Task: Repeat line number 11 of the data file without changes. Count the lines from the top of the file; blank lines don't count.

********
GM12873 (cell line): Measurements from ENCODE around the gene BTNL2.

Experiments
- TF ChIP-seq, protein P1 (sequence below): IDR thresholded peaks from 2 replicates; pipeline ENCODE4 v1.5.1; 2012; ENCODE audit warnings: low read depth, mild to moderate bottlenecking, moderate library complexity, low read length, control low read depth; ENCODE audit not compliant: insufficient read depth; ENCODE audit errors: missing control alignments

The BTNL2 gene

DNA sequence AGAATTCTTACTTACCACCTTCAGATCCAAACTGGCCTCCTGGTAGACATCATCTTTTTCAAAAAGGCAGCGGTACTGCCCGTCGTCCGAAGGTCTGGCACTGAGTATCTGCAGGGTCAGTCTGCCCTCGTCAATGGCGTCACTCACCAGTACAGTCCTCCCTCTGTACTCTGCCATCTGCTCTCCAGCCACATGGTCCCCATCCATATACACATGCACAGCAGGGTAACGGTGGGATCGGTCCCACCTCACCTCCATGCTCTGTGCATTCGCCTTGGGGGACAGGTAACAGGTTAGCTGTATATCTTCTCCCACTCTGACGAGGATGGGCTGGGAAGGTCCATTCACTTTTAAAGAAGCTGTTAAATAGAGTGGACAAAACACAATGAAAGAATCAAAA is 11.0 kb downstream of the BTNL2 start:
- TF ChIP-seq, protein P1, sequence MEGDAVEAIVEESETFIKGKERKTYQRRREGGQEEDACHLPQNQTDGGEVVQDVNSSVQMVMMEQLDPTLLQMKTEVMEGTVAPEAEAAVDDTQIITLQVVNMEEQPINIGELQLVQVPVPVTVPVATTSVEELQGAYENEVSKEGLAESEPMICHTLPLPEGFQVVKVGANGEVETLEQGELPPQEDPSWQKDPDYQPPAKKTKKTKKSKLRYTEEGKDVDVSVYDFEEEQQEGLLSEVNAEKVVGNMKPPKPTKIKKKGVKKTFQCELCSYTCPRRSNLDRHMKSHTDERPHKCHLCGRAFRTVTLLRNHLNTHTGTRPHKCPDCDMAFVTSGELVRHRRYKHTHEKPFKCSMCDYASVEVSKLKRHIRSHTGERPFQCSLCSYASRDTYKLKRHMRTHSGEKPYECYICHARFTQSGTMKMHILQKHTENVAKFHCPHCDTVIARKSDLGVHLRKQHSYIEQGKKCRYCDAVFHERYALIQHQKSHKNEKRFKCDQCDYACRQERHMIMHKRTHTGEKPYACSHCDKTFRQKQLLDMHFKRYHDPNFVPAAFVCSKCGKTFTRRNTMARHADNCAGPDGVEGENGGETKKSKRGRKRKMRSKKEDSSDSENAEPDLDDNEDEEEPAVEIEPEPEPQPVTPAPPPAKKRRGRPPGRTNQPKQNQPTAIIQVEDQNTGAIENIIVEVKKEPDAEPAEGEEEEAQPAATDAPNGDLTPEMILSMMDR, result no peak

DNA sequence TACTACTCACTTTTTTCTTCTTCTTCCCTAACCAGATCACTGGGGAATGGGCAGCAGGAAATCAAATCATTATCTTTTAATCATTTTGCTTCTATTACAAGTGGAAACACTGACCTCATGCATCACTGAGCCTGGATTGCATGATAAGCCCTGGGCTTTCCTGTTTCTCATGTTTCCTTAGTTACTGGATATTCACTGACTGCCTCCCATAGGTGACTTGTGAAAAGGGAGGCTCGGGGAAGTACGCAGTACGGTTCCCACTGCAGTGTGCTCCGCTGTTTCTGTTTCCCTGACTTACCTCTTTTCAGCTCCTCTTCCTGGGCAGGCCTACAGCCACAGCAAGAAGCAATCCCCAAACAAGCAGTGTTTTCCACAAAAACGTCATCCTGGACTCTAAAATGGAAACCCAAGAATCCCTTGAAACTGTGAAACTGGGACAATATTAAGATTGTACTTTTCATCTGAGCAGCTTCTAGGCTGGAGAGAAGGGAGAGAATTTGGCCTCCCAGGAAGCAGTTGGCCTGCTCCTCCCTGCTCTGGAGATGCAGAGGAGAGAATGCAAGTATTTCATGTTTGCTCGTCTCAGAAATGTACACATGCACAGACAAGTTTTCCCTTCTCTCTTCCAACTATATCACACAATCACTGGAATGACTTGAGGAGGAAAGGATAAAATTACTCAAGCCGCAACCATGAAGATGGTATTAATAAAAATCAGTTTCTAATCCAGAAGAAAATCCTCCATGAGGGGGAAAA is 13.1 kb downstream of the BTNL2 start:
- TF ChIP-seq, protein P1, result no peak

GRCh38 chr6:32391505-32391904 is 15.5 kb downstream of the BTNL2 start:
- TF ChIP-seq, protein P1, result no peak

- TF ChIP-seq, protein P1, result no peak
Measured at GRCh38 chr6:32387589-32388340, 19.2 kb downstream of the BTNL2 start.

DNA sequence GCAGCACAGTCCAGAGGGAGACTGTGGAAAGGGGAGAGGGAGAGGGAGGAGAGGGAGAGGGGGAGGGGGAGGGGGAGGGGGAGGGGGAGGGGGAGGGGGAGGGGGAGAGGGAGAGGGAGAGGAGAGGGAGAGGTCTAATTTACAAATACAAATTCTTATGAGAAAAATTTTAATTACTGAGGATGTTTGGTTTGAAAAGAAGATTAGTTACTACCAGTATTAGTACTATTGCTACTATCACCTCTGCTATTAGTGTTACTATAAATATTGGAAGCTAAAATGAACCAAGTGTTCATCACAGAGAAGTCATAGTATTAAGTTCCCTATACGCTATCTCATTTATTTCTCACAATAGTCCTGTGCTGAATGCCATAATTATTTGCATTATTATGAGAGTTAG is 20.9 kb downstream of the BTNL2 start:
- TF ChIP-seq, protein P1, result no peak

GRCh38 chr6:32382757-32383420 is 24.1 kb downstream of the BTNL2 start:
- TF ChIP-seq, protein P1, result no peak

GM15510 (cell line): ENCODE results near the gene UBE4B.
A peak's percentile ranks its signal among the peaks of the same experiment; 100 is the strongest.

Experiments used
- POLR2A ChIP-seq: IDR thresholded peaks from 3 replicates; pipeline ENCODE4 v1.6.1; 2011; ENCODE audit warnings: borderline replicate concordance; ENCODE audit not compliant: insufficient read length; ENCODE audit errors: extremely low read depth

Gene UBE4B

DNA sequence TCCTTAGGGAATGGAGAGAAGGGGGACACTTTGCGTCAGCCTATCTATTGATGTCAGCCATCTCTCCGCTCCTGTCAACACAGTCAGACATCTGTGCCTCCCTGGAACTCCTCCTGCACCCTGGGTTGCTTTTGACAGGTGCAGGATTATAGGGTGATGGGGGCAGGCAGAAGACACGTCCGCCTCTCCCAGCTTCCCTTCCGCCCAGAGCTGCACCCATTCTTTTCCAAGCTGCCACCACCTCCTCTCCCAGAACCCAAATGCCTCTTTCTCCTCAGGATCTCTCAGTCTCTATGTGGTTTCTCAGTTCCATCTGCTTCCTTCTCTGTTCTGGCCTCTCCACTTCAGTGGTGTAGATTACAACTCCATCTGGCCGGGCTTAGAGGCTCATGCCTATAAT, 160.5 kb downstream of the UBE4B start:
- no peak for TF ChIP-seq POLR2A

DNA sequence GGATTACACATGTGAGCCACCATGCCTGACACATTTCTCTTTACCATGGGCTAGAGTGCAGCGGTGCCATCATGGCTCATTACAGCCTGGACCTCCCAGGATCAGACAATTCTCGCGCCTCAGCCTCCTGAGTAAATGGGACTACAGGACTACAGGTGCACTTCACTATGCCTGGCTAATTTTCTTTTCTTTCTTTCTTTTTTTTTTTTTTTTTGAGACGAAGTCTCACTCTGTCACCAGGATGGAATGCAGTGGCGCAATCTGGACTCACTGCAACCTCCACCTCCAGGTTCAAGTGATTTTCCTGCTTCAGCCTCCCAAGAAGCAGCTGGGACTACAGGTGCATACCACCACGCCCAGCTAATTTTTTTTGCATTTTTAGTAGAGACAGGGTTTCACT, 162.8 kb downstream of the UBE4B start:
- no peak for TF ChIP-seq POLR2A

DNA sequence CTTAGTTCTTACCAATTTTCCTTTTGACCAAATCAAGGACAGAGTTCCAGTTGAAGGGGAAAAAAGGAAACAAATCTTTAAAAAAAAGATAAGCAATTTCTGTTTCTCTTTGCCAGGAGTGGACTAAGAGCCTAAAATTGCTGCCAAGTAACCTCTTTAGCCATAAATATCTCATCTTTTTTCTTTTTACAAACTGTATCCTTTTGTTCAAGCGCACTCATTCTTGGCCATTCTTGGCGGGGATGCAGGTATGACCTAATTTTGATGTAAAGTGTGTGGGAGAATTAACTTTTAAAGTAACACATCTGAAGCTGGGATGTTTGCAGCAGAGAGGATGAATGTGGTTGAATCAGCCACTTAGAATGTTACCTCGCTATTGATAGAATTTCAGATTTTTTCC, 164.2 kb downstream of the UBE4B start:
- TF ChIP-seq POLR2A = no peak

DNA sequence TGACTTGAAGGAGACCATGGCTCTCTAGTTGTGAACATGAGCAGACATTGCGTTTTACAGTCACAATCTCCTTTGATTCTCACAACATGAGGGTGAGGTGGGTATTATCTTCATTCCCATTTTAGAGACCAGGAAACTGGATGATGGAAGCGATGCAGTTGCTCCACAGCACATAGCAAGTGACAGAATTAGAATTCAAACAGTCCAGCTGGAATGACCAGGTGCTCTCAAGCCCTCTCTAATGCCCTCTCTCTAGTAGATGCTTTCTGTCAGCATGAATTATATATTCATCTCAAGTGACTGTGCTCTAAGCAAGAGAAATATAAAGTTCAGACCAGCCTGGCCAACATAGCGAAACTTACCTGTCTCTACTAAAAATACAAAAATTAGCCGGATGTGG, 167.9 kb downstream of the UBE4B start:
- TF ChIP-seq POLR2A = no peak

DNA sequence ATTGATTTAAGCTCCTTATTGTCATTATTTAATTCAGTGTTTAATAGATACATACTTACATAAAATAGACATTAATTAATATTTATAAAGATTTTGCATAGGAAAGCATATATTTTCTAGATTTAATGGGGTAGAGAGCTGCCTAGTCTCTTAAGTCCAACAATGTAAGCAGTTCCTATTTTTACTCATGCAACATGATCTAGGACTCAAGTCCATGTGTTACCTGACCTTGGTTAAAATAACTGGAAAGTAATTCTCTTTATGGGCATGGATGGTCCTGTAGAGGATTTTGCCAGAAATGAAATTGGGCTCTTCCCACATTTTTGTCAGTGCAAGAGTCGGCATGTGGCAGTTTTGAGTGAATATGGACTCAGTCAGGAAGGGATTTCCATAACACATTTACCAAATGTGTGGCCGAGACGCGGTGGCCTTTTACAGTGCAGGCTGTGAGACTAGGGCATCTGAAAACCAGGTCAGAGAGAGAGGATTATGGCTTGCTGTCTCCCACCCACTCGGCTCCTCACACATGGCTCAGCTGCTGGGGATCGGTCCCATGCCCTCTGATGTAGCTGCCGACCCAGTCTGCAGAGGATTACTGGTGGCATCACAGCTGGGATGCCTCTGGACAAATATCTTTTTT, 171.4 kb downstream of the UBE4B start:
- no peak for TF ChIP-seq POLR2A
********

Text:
- TF ChIP-seq, protein P1, result no peak